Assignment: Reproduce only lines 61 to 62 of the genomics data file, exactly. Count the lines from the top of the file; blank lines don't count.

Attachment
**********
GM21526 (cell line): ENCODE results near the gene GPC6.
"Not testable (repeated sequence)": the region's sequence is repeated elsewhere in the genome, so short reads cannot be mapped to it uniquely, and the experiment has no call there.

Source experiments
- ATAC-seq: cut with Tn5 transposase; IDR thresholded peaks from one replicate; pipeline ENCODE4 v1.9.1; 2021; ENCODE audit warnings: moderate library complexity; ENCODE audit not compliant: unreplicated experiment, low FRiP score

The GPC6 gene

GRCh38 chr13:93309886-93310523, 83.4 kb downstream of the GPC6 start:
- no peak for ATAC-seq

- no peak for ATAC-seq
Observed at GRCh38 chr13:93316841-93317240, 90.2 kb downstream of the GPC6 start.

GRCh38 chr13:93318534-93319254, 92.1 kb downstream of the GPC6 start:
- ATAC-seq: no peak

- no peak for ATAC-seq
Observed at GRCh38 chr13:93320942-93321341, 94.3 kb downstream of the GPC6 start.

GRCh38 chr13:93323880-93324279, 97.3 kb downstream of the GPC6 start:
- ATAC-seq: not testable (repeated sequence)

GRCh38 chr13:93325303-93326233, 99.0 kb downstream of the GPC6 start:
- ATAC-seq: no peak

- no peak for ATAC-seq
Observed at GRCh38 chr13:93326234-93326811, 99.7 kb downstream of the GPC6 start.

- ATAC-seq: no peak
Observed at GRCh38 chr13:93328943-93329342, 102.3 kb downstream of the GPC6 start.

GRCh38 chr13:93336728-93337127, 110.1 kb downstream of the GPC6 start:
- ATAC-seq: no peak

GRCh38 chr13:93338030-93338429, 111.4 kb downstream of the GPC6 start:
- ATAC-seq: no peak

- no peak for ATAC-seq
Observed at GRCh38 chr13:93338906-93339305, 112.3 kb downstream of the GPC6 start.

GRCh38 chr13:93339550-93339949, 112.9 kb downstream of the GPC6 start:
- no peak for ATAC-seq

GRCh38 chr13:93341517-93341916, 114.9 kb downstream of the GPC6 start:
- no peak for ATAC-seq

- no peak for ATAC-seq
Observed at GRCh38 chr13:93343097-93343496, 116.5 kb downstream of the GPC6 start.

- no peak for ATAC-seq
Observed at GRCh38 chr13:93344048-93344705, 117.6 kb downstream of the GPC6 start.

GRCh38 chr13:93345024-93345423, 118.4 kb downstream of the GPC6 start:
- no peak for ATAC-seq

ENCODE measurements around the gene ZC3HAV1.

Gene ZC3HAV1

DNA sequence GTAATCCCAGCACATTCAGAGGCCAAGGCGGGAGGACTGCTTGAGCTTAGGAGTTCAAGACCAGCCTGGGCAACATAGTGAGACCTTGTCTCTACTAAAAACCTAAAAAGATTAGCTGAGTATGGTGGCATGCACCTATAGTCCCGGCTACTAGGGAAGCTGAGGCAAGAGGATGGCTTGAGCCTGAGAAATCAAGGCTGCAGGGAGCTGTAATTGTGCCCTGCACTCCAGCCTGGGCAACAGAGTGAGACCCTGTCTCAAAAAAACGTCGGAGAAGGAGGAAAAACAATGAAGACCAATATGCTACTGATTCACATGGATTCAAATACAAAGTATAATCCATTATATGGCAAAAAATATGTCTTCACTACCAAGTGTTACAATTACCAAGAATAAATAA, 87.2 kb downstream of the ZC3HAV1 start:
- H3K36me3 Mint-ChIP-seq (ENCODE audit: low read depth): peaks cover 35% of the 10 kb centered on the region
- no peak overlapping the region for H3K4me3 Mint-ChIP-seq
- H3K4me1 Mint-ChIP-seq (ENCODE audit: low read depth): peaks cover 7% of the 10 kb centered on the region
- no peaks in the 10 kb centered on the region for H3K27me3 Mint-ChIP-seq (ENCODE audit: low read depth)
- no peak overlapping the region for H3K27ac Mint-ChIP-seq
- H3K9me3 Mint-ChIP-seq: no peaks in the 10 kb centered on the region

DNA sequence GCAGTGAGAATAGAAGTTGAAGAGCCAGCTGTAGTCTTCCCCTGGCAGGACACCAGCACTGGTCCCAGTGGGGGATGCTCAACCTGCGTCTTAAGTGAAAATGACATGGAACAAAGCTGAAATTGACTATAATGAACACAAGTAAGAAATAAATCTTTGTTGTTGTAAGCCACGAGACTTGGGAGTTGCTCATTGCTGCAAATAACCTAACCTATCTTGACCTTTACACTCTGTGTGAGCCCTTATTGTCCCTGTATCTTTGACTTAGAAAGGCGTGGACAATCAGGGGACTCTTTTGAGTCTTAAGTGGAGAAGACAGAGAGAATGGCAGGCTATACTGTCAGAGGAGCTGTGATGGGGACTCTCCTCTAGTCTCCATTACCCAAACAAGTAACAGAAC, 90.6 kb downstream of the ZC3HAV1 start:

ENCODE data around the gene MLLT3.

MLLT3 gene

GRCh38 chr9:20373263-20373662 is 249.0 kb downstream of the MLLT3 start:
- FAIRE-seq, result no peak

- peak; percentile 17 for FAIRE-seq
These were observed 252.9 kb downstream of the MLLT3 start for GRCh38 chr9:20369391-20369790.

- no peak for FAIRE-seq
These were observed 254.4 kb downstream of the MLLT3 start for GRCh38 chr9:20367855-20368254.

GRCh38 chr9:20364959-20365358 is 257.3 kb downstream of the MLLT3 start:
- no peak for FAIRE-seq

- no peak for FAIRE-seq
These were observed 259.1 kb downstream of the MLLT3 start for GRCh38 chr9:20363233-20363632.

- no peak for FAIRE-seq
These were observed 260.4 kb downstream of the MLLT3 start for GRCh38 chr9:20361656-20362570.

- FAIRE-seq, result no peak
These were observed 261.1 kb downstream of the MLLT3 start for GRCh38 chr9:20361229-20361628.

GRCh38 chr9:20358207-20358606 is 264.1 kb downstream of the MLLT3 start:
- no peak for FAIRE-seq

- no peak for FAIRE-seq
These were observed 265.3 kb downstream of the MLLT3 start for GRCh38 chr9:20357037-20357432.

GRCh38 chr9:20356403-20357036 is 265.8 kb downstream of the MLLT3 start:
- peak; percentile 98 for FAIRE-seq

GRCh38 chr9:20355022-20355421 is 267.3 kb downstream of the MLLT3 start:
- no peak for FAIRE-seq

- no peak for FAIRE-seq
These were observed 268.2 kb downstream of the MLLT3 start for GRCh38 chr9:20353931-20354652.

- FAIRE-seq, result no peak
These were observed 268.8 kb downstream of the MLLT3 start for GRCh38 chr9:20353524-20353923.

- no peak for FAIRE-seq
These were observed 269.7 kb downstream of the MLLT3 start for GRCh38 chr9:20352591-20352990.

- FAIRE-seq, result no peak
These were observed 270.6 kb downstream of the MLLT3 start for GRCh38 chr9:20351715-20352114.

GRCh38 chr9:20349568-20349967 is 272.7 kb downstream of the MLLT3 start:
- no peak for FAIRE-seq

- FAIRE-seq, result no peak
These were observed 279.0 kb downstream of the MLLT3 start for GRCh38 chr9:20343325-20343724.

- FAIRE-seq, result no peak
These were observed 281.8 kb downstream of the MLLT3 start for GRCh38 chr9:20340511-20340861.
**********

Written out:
These were observed 260.4 kb downstream of the MLLT3 start for GRCh38 chr9:20361656-20362570.

- FAIRE-seq, result no peak